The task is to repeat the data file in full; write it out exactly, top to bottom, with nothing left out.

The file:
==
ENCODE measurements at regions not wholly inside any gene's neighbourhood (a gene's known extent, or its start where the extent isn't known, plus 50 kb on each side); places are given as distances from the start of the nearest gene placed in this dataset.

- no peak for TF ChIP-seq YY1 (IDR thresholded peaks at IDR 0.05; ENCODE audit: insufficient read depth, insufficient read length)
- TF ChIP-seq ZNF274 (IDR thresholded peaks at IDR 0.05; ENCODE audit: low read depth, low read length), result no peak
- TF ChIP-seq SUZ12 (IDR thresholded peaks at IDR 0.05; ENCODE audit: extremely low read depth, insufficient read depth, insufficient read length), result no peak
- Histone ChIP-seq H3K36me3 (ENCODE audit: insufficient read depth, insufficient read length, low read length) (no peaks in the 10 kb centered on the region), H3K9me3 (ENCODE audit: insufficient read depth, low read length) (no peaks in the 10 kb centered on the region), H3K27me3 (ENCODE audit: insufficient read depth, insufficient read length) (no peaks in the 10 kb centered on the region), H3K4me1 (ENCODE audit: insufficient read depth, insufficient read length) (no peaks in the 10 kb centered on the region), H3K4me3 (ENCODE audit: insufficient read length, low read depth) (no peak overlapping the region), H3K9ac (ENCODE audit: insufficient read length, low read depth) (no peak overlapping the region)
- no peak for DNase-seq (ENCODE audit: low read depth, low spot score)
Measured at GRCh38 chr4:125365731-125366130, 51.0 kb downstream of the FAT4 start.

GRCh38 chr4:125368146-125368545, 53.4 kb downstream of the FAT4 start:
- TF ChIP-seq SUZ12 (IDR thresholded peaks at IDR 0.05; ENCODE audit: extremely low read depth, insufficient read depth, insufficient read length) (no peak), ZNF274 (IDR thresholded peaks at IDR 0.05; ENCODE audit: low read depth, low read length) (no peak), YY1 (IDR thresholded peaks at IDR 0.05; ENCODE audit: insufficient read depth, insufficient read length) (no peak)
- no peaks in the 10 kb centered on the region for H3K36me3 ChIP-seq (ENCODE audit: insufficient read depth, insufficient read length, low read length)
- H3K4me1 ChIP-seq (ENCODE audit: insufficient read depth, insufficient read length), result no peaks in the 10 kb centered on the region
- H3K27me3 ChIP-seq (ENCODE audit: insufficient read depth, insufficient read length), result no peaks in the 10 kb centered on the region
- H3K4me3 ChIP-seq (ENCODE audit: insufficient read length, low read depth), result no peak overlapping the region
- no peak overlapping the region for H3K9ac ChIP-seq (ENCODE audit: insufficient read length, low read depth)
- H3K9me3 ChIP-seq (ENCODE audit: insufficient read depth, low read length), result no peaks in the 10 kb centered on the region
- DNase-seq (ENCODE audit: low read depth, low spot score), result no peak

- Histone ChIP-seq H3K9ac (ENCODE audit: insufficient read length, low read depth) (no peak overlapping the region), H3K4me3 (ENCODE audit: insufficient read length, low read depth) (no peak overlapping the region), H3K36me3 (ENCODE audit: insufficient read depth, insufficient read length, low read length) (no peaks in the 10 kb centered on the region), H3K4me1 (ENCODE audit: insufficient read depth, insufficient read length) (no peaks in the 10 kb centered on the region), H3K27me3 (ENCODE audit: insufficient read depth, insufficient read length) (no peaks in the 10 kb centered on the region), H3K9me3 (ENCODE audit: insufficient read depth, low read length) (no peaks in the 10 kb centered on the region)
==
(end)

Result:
ENCODE measurements at regions not wholly inside any gene's neighbourhood (a gene's known extent, or its start where the extent isn't known, plus 50 kb on each side); places are given as distances from the start of the nearest gene placed in this dataset.

- no peak for TF ChIP-seq YY1 (IDR thresholded peaks at IDR 0.05; ENCODE audit: insufficient read depth, insufficient read length)
- TF ChIP-seq ZNF274 (IDR thresholded peaks at IDR 0.05; ENCODE audit: low read depth, low read length), result no peak
- TF ChIP-seq SUZ12 (IDR thresholded peaks at IDR 0.05; ENCODE audit: extremely low read depth, insufficient read depth, insufficient read length), result no peak
- Histone ChIP-seq H3K36me3 (ENCODE audit: insufficient read depth, insufficient read length, low read length) (no peaks in the 10 kb centered on the region), H3K9me3 (ENCODE audit: insufficient read depth, low read length) (no peaks in the 10 kb centered on the region), H3K27me3 (ENCODE audit: insufficient read depth, insufficient read length) (no peaks in the 10 kb centered on the region), H3K4me1 (ENCODE audit: insufficient read depth, insufficient read length) (no peaks in the 10 kb centered on the region), H3K4me3 (ENCODE audit: insufficient read length, low read depth) (no peak overlapping the region), H3K9ac (ENCODE audit: insufficient read length, low read depth) (no peak overlapping the region)
- no peak for DNase-seq (ENCODE audit: low read depth, low spot score)
Measured at GRCh38 chr4:125365731-125366130, 51.0 kb downstream of the FAT4 start.

GRCh38 chr4:125368146-125368545, 53.4 kb downstream of the FAT4 start:
- TF ChIP-seq SUZ12 (IDR thresholded peaks at IDR 0.05; ENCODE audit: extremely low read depth, insufficient read depth, insufficient read length) (no peak), ZNF274 (IDR thresholded peaks at IDR 0.05; ENCODE audit: low read depth, low read length) (no peak), YY1 (IDR thresholded peaks at IDR 0.05; ENCODE audit: insufficient read depth, insufficient read length) (no peak)
- no peaks in the 10 kb centered on the region for H3K36me3 ChIP-seq (ENCODE audit: insufficient read depth, insufficient read length, low read length)
- H3K4me1 ChIP-seq (ENCODE audit: insufficient read depth, insufficient read length), result no peaks in the 10 kb centered on the region
- H3K27me3 ChIP-seq (ENCODE audit: insufficient read depth, insufficient read length), result no peaks in the 10 kb centered on the region
- H3K4me3 ChIP-seq (ENCODE audit: insufficient read length, low read depth), result no peak overlapping the region
- no peak overlapping the region for H3K9ac ChIP-seq (ENCODE audit: insufficient read length, low read depth)
- H3K9me3 ChIP-seq (ENCODE audit: insufficient read depth, low read length), result no peaks in the 10 kb centered on the region
- DNase-seq (ENCODE audit: low read depth, low spot score), result no peak

- Histone ChIP-seq H3K9ac (ENCODE audit: insufficient read length, low read depth) (no peak overlapping the region), H3K4me3 (ENCODE audit: insufficient read length, low read depth) (no peak overlapping the region), H3K36me3 (ENCODE audit: insufficient read depth, insufficient read length, low read length) (no peaks in the 10 kb centered on the region), H3K4me1 (ENCODE audit: insufficient read depth, insufficient read length) (no peaks in the 10 kb centered on the region), H3K27me3 (ENCODE audit: insufficient read depth, insufficient read length) (no peaks in the 10 kb centered on the region), H3K9me3 (ENCODE audit: insufficient read depth, low read length) (no peaks in the 10 kb centered on the region)